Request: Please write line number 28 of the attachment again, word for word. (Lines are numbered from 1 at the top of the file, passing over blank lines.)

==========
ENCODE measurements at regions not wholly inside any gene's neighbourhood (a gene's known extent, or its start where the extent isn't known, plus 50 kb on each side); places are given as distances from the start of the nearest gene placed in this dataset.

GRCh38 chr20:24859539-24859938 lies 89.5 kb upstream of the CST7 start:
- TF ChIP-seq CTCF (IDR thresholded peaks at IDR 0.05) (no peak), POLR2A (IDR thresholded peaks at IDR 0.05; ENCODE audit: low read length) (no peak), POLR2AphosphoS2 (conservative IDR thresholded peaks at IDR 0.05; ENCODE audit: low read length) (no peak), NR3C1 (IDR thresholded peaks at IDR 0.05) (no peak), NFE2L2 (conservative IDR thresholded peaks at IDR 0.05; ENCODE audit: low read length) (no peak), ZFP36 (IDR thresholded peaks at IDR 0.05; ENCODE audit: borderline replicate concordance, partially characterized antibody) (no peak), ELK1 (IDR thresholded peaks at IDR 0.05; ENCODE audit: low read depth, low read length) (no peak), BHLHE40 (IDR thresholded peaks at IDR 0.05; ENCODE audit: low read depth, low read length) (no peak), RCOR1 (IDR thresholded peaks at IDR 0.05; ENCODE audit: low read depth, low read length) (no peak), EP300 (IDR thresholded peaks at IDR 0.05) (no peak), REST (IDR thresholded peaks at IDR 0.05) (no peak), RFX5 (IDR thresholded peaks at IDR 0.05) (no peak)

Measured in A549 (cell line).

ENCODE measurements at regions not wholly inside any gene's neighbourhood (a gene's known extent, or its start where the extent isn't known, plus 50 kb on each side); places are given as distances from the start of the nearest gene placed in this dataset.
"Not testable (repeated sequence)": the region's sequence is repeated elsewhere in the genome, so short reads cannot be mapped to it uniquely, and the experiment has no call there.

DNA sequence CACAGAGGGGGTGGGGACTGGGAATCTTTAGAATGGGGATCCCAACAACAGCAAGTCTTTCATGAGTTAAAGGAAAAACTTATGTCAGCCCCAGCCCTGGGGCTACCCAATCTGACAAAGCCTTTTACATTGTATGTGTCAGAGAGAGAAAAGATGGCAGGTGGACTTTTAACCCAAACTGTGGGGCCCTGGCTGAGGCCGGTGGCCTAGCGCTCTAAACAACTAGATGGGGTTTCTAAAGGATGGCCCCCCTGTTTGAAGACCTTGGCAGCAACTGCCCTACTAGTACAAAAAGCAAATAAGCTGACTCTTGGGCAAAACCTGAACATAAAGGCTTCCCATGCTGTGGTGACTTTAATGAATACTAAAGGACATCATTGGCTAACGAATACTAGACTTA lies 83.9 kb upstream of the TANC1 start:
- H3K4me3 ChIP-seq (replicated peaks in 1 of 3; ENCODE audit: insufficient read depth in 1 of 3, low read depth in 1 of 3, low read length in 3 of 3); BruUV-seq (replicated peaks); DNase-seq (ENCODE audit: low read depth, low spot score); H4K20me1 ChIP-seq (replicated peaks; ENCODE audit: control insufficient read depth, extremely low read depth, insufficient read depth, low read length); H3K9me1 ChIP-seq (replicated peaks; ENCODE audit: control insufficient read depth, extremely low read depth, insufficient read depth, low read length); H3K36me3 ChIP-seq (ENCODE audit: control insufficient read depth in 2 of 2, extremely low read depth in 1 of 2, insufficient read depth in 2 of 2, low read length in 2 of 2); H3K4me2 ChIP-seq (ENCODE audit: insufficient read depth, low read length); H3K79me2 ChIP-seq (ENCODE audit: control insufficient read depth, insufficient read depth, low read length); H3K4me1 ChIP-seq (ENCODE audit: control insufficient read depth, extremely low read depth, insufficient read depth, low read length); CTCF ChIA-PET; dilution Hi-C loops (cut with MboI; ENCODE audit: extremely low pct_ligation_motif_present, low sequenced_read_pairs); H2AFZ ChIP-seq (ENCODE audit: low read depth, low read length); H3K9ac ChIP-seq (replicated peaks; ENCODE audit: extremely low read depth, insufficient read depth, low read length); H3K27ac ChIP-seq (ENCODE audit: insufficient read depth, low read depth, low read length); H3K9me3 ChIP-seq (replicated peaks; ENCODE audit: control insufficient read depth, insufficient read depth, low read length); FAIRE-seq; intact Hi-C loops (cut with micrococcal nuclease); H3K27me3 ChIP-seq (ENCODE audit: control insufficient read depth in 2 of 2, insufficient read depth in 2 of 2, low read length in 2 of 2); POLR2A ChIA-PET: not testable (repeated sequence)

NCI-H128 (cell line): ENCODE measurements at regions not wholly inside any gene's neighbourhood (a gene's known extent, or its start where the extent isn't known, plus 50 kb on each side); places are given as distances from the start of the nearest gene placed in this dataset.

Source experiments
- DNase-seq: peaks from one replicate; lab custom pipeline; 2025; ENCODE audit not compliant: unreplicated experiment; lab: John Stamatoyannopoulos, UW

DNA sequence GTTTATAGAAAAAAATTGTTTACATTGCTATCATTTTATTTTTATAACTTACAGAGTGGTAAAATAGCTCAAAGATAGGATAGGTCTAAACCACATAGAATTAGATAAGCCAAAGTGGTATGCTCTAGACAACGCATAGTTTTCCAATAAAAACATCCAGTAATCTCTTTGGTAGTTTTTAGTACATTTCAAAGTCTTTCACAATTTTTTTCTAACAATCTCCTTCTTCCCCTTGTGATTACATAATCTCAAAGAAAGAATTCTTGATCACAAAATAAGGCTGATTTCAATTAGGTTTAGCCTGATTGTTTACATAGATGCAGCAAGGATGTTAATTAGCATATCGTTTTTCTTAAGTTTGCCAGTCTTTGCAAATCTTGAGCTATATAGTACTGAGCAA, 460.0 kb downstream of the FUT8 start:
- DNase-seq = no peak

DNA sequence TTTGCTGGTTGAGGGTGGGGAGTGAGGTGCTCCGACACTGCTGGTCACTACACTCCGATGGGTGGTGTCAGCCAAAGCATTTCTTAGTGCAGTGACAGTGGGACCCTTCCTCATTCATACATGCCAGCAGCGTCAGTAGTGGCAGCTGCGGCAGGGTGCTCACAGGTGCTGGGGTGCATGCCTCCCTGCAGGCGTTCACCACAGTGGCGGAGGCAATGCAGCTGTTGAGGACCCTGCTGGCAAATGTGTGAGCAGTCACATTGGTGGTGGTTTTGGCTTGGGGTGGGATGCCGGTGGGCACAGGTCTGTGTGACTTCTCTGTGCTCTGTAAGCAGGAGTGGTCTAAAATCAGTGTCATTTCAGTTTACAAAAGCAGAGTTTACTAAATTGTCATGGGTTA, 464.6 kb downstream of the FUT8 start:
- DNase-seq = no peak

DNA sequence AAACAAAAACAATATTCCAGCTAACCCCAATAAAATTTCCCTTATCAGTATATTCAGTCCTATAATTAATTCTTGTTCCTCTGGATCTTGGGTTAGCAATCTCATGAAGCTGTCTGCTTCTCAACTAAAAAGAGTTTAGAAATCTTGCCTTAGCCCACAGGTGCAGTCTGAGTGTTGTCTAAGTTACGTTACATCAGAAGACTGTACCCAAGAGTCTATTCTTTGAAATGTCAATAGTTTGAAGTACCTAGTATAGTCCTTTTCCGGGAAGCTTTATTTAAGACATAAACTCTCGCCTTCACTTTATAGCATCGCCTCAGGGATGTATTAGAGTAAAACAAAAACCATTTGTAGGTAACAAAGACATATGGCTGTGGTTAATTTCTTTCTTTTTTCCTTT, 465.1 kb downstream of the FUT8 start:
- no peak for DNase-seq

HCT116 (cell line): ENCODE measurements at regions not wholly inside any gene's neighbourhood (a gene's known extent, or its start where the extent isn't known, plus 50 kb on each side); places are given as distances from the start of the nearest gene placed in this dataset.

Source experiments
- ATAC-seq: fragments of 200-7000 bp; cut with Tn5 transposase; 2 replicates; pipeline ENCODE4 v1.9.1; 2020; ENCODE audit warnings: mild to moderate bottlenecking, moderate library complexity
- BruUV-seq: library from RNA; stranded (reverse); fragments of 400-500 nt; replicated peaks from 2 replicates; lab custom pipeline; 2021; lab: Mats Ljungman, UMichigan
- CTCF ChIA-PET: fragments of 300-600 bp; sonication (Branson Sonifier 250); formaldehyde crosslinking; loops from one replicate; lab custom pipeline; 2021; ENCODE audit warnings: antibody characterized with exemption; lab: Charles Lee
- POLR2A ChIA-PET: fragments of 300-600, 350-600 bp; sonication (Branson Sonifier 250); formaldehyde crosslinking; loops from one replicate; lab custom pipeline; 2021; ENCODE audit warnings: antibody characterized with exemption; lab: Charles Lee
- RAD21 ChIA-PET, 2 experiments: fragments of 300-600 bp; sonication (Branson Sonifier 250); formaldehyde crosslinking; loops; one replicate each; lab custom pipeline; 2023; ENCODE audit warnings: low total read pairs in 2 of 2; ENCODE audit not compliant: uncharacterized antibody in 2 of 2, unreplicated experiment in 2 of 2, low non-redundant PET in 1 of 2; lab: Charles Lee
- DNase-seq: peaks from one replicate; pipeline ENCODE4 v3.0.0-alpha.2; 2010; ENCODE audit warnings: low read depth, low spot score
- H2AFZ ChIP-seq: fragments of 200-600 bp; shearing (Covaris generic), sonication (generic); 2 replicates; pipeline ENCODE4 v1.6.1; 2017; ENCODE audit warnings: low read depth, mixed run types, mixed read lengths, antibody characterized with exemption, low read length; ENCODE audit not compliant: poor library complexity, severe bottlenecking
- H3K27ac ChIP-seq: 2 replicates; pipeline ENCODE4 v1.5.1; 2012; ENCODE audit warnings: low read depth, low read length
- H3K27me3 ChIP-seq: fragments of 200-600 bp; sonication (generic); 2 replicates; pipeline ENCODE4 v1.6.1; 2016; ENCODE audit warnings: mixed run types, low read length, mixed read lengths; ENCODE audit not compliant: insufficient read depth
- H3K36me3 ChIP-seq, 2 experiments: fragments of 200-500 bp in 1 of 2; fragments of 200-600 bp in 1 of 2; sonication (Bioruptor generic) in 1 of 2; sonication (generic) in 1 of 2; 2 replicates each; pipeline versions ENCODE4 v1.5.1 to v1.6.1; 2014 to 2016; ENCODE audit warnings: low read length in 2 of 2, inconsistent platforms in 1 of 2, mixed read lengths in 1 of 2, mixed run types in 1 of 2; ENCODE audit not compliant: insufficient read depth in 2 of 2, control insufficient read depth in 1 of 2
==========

- H3K27me3 ChIP-seq: fragments of 200-600 bp; sonication (generic); 2 replicates; pipeline ENCODE4 v1.6.1; 2016; ENCODE audit warnings: mixed run types, low read length, mixed read lengths; ENCODE audit not compliant: insufficient read depth